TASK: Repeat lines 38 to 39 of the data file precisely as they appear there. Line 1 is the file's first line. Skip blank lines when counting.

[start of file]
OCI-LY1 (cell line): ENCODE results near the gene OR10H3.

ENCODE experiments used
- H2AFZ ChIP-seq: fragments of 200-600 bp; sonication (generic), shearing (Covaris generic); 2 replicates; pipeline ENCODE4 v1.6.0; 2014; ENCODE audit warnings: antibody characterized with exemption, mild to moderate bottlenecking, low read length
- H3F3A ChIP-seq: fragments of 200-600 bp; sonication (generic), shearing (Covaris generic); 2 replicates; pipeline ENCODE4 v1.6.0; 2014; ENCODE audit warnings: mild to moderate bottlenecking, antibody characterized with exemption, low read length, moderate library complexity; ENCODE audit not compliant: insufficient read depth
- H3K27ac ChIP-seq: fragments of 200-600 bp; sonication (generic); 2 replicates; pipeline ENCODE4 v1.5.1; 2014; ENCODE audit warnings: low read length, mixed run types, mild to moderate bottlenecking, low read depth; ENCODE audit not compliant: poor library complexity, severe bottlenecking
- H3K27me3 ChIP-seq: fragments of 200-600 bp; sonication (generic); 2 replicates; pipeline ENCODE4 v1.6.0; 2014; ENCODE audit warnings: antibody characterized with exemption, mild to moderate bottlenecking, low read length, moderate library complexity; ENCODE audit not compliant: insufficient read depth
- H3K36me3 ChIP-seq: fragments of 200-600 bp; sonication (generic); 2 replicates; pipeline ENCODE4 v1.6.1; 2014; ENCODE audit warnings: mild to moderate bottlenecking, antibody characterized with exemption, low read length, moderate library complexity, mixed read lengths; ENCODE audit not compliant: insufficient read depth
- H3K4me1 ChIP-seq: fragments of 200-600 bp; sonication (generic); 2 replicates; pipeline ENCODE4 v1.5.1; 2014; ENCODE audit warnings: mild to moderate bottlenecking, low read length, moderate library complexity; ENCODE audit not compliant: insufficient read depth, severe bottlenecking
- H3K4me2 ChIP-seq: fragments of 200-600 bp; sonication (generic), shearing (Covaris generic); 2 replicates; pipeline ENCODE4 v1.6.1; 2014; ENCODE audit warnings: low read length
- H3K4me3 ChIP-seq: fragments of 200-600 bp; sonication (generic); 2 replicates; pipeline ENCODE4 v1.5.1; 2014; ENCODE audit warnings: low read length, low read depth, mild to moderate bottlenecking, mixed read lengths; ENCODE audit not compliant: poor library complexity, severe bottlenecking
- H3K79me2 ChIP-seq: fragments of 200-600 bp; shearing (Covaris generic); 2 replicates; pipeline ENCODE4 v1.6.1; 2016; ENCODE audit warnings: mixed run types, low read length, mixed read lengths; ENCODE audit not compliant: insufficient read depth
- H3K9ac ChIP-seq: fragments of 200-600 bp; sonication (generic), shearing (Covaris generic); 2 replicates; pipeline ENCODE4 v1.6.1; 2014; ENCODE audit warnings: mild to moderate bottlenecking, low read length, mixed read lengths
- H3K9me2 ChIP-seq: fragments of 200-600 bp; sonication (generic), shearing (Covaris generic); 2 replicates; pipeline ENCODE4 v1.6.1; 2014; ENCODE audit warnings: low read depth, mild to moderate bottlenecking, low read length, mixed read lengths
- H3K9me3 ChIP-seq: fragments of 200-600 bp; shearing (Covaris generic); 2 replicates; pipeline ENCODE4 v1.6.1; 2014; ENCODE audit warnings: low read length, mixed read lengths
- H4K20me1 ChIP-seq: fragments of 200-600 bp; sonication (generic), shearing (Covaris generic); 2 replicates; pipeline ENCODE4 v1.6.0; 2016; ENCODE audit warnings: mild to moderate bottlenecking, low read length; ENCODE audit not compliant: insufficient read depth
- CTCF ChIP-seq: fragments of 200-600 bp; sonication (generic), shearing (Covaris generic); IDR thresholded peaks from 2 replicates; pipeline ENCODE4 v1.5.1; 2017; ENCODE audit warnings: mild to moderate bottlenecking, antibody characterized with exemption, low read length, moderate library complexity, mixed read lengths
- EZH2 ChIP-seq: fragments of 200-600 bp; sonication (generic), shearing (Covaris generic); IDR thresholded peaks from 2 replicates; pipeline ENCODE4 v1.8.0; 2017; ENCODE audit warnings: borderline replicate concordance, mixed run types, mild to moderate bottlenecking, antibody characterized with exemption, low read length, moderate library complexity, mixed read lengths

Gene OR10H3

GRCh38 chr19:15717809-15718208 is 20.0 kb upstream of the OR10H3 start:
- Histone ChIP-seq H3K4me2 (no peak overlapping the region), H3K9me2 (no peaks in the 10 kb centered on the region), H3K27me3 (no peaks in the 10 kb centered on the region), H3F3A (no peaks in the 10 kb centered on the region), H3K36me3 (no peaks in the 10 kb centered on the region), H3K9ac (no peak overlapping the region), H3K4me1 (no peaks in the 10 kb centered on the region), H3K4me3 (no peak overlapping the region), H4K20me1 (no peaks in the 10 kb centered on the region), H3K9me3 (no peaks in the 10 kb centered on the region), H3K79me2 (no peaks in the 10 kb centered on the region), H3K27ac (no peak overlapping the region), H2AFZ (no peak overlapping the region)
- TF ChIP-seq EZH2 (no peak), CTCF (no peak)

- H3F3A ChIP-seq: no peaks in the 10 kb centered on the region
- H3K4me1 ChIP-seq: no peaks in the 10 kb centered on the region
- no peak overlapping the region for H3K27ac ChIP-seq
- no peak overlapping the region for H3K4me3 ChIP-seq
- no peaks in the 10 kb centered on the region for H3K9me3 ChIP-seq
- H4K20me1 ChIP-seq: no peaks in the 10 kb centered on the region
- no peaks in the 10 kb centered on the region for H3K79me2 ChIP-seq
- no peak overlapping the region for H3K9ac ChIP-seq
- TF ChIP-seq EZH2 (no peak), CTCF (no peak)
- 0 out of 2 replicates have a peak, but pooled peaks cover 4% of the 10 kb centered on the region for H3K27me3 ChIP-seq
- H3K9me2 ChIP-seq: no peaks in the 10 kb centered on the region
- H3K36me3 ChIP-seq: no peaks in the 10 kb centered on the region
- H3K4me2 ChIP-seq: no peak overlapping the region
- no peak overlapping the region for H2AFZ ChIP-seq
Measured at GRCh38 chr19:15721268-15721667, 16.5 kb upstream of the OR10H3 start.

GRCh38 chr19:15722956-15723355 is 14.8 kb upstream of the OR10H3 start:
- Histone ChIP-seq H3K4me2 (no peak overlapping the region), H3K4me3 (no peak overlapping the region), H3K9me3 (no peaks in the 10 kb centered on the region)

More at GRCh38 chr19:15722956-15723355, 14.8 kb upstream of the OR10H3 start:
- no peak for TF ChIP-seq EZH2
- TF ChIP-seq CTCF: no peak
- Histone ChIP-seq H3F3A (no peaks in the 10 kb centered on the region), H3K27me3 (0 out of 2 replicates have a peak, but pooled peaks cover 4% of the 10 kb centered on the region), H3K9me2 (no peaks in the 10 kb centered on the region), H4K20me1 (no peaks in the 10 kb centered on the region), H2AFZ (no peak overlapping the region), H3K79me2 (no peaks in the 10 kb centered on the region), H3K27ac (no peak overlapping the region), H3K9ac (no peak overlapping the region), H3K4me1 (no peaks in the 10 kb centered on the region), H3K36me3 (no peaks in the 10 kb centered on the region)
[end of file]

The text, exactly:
- Histone ChIP-seq H3K4me2 (no peak overlapping the region), H3K4me3 (no peak overlapping the region), H3K9me3 (no peaks in the 10 kb centered on the region)

More at GRCh38 chr19:15722956-15723355, 14.8 kb upstream of the OR10H3 start: